Ardbeg Corryvreckan

Ardbeg Corryvreckan

Distillery: Ardbeg
Region: Islay
Age: No age statement
abv: 57.1%

When it was announced that the 1990 release of Airigh Nam Beist would be the last in the series, a collective sigh went through the Ardbeg fanbase. But of course every end leaves room for new beginnings, and fortunately Ardbeg chose to release Corryvreckan as a replacement. It’s safe to say the new bottling has been a great success, enjoying huge popularity and squarely earning its place in Ardbeg’s Ultimate Range.

Corryvreckan displays all of Ardbeg’s usual peaty, coastal characteristics, but with an amped up alcohol content. Aged primarily in bourbon barrels, there’s also some virgin French oak thrown into the mix (and even Burgundy casks it is rumoured), lending a spicy freshness to Corryvreckan. The result is an intense, eye-watering dram that’s a real feast for the senses.

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Kilchoman Loch Gorm (2018 Release)

Kilchoman Loch Gorm 2018Distillery: Kilchoman
Region: Islay
Age: No age statement
abv: 46%

As usual, the 2018 edition of Kilchoman Loch Gorm is a vatting of whiskies that were aged exclusively in sherry casks. This makes Loch Gorm a much richer, sweeter proposition than other Kilchomans, and that’s never been more true than for the 2018 version. This year’s release comprises 15.000 bottles, made up of 19 ex-Oloroso sherry butts that were filled in 2007, 2008 and 2011. These are some of the oldest sherry casks ever filled at the distillery, and it shows: Loch Gorm 2018 is a stunner, a real sherry bomb of a Kilchoman. Of course, Kilchoman would not be Kilchoman without a generous helping of peat (50 ppm), so while this Loch Gorm is sweet and rounded, it’s also still a very lively Islay dram. All of this is right up my alley, so I can’t wait to dive straight into the review 🙂

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Lagavulin Distillers Edition

Lagavulin Distillers Edition 01Distillery: Lagavulin
Region: Islay
Age: Distilled in 2000, bottled in 2016
abv: 43%

Lagavulin is part of Diageo’s Classic Malts range. This of course means that its standard expression is treated to a finish in something sweet and juicy, and bottled as a Distillers Edition. For other Diageo stalwarts such as Oban (Montilla Fino) and Cragganmore (Port), these periods of extra maturation have been hugely successful. To me Lagavulin is undeniably the best whisky in the Classic Malts series, and the Distillers Edition does not disappoint. Finished in casks that previously held Pedro Ximénez sherry, this Lagavulin is both mellower and richer than its 16 year old sibling, which already provides a complexity rarely seen in other Islay distilleries.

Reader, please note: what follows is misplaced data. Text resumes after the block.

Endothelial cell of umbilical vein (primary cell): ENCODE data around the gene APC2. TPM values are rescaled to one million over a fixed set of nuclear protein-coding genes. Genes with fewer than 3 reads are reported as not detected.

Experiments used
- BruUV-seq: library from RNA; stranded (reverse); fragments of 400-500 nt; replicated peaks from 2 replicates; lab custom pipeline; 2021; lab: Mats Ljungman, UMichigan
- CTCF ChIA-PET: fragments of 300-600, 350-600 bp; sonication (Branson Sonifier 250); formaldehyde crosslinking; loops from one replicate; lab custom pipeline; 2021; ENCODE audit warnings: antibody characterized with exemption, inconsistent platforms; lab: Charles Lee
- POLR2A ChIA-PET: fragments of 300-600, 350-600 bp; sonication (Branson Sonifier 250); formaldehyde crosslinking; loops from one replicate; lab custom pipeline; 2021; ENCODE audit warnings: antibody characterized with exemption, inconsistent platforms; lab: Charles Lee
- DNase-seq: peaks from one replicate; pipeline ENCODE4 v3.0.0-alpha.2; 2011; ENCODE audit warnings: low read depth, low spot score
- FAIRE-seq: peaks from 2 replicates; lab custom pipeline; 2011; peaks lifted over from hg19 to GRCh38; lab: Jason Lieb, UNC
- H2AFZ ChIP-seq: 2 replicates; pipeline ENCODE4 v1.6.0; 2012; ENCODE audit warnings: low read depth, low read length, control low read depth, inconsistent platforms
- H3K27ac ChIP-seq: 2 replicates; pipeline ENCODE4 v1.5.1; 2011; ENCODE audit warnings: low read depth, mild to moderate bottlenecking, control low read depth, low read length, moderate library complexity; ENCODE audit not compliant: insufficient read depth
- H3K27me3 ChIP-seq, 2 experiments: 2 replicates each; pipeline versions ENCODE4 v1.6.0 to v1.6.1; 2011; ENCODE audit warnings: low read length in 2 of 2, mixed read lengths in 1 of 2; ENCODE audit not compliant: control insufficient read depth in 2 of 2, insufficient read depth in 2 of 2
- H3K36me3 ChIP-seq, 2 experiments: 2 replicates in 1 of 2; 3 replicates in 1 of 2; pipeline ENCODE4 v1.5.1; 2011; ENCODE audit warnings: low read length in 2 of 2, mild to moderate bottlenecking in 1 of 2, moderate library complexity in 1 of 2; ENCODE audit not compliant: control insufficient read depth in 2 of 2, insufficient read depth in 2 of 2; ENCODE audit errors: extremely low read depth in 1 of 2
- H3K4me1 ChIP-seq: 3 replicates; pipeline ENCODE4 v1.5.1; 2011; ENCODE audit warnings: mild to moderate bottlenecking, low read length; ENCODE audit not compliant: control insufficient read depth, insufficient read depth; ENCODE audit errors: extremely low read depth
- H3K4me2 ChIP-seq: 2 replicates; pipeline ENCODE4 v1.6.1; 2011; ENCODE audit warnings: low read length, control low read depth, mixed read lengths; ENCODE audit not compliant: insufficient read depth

This particular release was distilled in 2000 and bottled in 2016, the year in which Lagavulin celebrated its 200th anniversary. The Distillers Edition was not the official anniversary bottling though, with that honour being shared by Lagavulin’s 8 and 25 year old limited editions. Even so, this year’s Distillers Edition is as good as any the distillery has produced, so be sure to give it a try.

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Ardbeg An Oa

Ardbeg An Oa whisky review 01Distillery: Ardbeg
Region
: Islay
Age: No age statement
abv: 46.6%

With LVMH’s PR machine grinding at full gear, much has already been written about Ardbeg An Oa since its unveiling in August 2017. This new whisky is named after the Mull of Oa, a rocky peninsula in the southwest of Islay that shelters Ardbeg distillery from the Atlantic Ocean’s often stormy conditions. An Oa is meant to reflect these calmer waters by offering a mellower version of Ardbeg, in what amounts to a nice bit of meteorological marketing. The whisky comes in some stylish packaging, and is a vatting of several different casks, including new charred oak, PX sherry casks and first-fill bourbon barrels. I have been eagerly awaiting this release, but have also taken care to manage my expectations. The other members of the Ultimate Range are an extremely hard act to follow, so let’s hope Ardbeg An Oa doesn’t disappoint.

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Caol Ila Moch

Caol Ila Moch 01Distillery: Caol Ila
Region: Islay
Age: No age statement
abv: 43%

Gaelic for ‘dawn’, Moch is supposedly Caol Ila’s first ever whisky selected purely on the basis of taste, rather than age, bottling strength or cask type. Arguably this is just marketing fluff, since Caol Ila’s master distiller will have evaluated the taste of each of the distillery’s whiskies prior to bottling. Even so, there’s no denying that Caol Ila Moch is a very tasty dram. It provides a bit of a lighter version of Caol Ila, without compromising on flavour and complexity. The result is a dram that juggles a softer side with the bold profile we’ve come to expect from Caol Ila. Enjoy the balance of this elegant Islay whisky!

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Laphroaig Triple Wood

Laphroaig Triple Wood 01Distillery: Laphroaig
Region: Islay
Age: No age statement
abv: 48%

Laphroaig Triple Wood’s name is a bit of a giveaway. As you might expect, this whisky has aged in three different types of cask, making it essentially an Oloroso sherry finished Quarter Cask. What the name does not tell you though, is that this is a fantastic drop of whisky, a Laphroaig with a twist. Compared to some of the distillery’s more youthful offerings, Triple Wood is a mellower, more sophisticated dram. The nose is expressive, the body velvety and rich, while the finish still provides plenty of peat smoke.